Astronomers have discovered a system of six exoplanets orbiting a star with a specific orbital resonance.
The star system known as TOI-178 is located about 200 light years from us and includes six planets, five of which form a resonant chain, that is, they revolve around the central star in a strictly specified rhythm, and their densities, on the contrary, do not follow the regularity we are used to, according to Forbes.
In the video, the melody plays when the planet passes either full orbit or half of it, and when they line up at these points, they begin to play in resonance. TOI-178 is a really strange star system. Its innermost planet orbits in two days, while the slowest in 20.
A similar orbital resonance is observed, for example, in the satellites of Jupiter: Io, Europa and Ganymede. While the farthest, Ganymede makes one complete revolution, Europa makes two, and the closest to Jupiter Io – four. This means that they play the same melody in different octaves.
However, the planets orbiting the TOI-178 star are in a much more complex resonance circuit, obeying the 18: 9: 6: 4: 3 rule. This is the longest resonant pattern known among planetary systems.
Only after the discovery of a kind of “melody” of the TOI-178 star system, astronomers discovered the sixth planet. They used resonance rhythm to calculate where the additional planet would be in its orbit.
An amazing “rhythm dance” was discovered with the Very Large Telescope (VLT) of the European Southern Observatory (ESO) in Chile. However, this is not just an orbital curiosity.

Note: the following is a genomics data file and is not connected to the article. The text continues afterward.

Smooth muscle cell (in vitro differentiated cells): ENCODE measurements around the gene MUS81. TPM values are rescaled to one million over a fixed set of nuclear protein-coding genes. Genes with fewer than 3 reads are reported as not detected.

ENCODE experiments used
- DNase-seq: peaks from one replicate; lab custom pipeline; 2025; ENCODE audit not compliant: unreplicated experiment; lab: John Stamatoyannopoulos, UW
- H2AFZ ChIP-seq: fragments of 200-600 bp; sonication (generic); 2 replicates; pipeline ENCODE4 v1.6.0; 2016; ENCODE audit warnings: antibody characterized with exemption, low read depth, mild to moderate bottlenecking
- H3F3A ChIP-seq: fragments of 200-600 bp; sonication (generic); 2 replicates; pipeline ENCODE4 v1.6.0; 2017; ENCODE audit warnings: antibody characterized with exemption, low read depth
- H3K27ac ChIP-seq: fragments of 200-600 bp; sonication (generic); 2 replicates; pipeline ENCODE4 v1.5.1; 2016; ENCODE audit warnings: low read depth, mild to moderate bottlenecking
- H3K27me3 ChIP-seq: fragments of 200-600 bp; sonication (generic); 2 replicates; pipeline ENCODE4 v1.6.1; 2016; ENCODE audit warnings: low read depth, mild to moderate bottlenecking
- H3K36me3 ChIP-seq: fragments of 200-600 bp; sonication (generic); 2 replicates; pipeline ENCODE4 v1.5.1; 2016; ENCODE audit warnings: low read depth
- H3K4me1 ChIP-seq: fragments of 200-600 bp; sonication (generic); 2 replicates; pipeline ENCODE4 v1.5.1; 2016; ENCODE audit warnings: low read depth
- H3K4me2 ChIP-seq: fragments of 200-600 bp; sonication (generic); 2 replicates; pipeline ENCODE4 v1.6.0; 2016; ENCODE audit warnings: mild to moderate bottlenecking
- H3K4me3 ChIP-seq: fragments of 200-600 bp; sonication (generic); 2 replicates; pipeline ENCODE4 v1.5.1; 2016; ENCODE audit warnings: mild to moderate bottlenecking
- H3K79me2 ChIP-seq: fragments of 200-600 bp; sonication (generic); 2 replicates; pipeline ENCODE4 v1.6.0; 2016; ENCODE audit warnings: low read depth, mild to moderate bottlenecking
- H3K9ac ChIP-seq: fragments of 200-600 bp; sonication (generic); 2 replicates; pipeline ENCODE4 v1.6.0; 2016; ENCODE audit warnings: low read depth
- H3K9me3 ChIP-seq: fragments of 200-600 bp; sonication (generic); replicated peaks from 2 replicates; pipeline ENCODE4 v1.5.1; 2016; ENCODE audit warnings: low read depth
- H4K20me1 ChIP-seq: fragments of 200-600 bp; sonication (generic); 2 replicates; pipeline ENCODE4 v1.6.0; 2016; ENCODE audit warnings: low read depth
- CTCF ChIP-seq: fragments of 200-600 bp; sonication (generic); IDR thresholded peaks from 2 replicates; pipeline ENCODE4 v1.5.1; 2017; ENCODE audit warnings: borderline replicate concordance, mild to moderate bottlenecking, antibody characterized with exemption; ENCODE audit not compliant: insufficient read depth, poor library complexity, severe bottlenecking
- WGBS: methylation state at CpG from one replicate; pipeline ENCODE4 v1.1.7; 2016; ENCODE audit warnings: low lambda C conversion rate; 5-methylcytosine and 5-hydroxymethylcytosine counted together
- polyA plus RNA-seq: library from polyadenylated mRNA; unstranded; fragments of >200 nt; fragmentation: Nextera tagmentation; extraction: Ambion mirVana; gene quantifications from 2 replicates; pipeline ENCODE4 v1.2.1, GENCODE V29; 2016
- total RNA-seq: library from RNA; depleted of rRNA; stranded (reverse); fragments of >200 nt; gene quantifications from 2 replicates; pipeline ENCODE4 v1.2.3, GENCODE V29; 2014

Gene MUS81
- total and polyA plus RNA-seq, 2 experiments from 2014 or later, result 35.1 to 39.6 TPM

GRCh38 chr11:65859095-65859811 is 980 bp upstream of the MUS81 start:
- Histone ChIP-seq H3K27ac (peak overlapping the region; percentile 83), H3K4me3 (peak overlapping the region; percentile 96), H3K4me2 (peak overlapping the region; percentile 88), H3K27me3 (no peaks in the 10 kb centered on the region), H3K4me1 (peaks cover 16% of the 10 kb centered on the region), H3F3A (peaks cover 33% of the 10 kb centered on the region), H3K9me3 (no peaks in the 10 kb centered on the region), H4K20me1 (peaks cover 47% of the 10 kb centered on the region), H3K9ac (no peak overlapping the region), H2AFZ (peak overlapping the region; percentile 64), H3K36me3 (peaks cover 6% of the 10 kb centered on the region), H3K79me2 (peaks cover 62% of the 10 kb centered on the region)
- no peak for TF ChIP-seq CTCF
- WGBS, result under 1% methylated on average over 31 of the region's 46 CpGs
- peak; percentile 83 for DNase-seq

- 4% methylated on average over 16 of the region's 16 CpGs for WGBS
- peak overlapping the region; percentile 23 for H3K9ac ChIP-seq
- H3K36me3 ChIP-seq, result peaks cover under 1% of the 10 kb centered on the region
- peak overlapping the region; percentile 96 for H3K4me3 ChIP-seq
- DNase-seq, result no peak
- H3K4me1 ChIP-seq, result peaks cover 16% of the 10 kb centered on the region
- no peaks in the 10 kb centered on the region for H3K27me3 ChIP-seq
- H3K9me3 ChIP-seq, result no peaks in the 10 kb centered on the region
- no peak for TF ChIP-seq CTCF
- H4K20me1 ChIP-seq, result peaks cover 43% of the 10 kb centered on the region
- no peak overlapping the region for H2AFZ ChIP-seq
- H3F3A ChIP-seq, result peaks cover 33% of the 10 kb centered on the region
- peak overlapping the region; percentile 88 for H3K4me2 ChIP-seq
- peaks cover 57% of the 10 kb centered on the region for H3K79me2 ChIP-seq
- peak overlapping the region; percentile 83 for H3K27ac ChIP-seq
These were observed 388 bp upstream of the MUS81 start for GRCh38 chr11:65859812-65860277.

“The orbits in this system are very strictly ordered. This tells us that since its formation, it has developed extremely smoothly and calmly,” – Yann Alibert explained, co-author of the study at the University of Bern.
But even if the arrangement of the orbits in the system is so delicately ordered, everything is much worse with the densities of the planets.
“Here we see that a planet as dense as the Earth is located in the neighborhood of a“ bloated ”one, which has a density half that of Neptune. And after it comes a planet with a density like Neptune. not what we’re used to,” Nathan Hara notes, another study author at the University of Geneva.
However, in addition to the fact that astronomers talk a lot about how TOI-178 was formed, they hope that further study of it will provide important clues about how planets form and evolve in planetary systems.
“This contrast between the rhythmic harmony of orbital motions and the disordered densities of planets completely contradicts our understanding of the formation and development of planetary systems,” Adrien Leleu added, an astrophysicist at the University of Bern in Switzerland who led the study.
The article even argues that resonances and density variations found in the TOI-178 star system could make it the “Rosetta Stone” in understanding the formation and evolution of planets.
If researchers manage to find planets in the “habitable zone” of a star, where liquid water can exist on their surface, this will be an important and turning point for science.
Scientists hope that by continuing the resonance chain and using ESO’s upcoming Extremely Large Telescope, they will be able to find more planets and capture them.